EThere is a strong tendency to view disruptions in international supply chains and the unexpectedly sharp rise in inflation rates as a transitory phenomenon. And there is actually good news to be heard: the factories in Vietnam and Malaysia that were paralyzed by the pandemic are mostly working again.
But the rise in the price of energy, which in some cases conceals serious supply difficulties, is likely to remain a phenomenon that people will have to deal with for some time to come. And whether the expected decline in inflation rates will last in the coming year remains to be seen.
Task for the ECB and the Fed
Politicians are increasingly under pressure to respond to people’s dissatisfaction with rising prices and supply shortages. In the short term, there will be little that can be done about the situation. Should rising energy prices prompt governments to review energy taxation, that should not be blamed.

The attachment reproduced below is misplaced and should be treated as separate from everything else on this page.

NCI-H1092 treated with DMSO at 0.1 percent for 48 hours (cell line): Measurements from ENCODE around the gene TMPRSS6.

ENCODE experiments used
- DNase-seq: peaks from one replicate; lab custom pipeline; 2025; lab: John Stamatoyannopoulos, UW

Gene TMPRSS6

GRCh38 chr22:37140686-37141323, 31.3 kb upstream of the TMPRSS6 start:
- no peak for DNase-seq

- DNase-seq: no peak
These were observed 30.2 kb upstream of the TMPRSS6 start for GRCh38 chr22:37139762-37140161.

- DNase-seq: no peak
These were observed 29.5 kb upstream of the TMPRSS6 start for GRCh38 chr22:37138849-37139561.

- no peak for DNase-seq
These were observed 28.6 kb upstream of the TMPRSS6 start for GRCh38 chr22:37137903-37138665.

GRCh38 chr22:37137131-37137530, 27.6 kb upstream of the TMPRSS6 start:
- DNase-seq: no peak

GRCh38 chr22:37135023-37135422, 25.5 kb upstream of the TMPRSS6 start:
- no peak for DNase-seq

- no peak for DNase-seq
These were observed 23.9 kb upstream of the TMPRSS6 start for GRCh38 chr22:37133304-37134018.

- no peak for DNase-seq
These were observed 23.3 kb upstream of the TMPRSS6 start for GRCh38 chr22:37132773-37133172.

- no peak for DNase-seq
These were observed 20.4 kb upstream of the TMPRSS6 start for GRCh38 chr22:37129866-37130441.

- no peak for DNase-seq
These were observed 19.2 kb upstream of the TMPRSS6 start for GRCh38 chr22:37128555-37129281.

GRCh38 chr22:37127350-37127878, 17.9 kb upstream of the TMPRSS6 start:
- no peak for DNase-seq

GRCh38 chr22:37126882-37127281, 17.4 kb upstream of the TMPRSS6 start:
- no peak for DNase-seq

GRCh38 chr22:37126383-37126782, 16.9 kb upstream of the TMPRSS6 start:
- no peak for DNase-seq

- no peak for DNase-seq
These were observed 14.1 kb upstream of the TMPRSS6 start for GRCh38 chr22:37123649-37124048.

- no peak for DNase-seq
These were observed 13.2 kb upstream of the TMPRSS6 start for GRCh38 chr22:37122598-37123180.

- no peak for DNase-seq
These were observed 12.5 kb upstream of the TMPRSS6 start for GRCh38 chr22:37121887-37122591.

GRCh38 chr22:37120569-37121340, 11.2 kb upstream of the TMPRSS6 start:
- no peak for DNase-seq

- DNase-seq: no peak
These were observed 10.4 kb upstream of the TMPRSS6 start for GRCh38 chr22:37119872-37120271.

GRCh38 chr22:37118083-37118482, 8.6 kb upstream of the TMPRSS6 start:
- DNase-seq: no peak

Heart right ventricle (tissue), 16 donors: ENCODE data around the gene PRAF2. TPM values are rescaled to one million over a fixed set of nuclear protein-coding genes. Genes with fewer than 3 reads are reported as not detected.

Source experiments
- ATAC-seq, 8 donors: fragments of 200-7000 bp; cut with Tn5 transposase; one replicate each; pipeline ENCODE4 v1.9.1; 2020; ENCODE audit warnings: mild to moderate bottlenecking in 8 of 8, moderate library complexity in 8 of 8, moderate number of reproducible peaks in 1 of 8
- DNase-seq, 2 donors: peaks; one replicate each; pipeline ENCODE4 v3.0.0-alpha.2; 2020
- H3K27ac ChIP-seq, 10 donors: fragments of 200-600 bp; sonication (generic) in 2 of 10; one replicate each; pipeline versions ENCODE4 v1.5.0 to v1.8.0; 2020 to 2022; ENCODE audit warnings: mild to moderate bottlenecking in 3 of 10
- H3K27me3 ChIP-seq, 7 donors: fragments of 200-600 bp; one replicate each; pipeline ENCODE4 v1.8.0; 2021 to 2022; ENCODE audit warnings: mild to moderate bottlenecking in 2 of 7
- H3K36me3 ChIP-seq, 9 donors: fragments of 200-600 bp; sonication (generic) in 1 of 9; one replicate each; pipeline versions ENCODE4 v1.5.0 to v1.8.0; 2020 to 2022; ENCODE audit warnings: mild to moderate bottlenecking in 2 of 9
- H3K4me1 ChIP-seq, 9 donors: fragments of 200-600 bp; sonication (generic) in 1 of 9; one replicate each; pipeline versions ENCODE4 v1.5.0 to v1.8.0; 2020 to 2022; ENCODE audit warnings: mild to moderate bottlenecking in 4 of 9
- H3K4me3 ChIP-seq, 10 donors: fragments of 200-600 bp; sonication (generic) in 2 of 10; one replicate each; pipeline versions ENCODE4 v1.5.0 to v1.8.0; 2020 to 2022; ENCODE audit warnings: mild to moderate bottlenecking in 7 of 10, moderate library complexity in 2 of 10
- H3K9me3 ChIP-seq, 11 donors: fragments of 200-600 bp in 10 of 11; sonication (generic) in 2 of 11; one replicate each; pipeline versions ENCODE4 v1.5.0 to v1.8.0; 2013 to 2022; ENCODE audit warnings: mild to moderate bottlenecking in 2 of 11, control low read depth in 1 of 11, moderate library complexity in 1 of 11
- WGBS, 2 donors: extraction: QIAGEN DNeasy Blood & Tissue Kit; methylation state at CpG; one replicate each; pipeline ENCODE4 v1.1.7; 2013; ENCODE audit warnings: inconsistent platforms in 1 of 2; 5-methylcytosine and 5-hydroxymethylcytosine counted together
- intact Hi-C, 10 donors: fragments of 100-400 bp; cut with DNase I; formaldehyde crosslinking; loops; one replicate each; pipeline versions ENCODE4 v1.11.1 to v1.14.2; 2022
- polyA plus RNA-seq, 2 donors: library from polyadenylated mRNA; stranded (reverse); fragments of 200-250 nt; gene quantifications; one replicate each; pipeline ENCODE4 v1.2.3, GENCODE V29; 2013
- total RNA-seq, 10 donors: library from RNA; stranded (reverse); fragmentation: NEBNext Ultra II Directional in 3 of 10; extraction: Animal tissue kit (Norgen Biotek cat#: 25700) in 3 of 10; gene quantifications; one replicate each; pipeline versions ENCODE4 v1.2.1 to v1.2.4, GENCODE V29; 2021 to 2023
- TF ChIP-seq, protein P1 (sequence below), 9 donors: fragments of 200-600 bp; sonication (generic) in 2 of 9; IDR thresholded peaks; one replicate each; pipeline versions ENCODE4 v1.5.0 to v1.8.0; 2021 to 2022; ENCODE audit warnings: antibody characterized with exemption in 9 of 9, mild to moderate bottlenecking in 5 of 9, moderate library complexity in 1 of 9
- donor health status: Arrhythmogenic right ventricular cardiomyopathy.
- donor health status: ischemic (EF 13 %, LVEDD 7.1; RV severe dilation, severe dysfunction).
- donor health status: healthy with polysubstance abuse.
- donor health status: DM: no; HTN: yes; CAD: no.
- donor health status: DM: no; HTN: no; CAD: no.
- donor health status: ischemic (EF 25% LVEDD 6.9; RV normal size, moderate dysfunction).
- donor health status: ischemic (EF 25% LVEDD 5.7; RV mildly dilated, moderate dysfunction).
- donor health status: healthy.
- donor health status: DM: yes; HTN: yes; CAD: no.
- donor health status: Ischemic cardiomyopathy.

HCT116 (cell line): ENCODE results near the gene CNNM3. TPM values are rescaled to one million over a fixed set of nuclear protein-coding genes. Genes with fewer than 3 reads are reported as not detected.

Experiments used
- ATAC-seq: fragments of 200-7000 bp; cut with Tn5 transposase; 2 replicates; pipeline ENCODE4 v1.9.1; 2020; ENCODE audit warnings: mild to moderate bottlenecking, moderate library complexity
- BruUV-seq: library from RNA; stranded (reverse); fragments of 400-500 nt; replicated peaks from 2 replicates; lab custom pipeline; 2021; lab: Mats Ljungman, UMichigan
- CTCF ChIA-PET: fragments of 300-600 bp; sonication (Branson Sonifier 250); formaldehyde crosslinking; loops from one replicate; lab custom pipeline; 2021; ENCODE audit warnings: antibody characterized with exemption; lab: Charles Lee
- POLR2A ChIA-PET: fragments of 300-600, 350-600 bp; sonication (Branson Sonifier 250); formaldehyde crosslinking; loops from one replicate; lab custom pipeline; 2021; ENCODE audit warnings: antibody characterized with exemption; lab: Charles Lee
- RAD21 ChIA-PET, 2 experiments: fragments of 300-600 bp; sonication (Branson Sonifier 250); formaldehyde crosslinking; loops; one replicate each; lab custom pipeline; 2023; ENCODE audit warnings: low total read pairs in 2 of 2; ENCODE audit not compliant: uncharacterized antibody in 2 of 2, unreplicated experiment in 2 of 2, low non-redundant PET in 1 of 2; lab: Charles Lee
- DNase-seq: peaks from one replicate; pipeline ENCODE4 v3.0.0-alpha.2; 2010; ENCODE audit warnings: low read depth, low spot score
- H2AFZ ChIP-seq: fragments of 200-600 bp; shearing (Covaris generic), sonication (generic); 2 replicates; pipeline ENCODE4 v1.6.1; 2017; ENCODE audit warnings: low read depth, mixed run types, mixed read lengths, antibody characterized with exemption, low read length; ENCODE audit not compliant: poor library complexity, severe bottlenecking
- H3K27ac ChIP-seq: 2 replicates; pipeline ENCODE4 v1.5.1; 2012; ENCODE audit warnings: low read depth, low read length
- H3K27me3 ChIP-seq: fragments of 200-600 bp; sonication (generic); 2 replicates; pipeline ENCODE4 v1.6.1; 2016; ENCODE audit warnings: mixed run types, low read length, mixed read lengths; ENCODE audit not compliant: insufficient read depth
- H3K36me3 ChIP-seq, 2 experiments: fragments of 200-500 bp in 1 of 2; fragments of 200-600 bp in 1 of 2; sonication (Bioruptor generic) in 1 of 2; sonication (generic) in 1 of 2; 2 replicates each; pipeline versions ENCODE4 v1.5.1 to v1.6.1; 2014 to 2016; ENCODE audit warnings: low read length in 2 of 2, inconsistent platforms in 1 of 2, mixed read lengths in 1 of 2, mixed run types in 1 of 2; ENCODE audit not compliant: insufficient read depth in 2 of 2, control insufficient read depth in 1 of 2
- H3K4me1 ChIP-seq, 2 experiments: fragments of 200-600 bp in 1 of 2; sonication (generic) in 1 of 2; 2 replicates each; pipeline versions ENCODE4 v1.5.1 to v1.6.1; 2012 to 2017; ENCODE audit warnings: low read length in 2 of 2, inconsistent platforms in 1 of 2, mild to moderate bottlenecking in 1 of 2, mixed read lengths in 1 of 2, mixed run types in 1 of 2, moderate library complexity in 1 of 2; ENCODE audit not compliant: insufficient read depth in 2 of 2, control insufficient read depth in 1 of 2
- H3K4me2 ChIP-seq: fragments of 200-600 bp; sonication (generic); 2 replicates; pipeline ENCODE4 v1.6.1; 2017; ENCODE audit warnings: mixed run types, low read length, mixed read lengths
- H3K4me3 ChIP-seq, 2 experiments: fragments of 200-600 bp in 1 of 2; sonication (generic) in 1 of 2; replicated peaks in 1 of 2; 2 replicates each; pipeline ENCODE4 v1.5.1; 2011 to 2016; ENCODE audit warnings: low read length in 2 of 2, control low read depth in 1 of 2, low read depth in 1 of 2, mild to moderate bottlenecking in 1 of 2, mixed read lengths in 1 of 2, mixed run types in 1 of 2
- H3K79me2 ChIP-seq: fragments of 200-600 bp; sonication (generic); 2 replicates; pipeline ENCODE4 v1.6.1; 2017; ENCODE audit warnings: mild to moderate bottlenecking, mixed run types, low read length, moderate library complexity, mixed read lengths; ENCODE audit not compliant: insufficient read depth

However, from the period of inflation half a century ago it is known that there is no point in setting rigid price ceilings as a state for goods whose prices usually take place in markets. This phenomenon has since been known as dammed inflation. It tries to hide the inflation process, but usually only works temporarily because the price caps imposed by the state do not change the causes that led to the price pressure.
Experience since the Second World War has shown that increases in the price of raw materials were often the start of inflation, but they are usually not in a position to fuel longer-term inflation processes on their own. This requires wage-price spirals triggered by excessive wage increases and a monetary policy that underestimates the dangers of inflation.
Even in the absence of strong unions, a looming shortage of highly skilled workers may put pressure on wages in the coming years that central banks cannot simply ignore. Monetary policy is facing major challenges.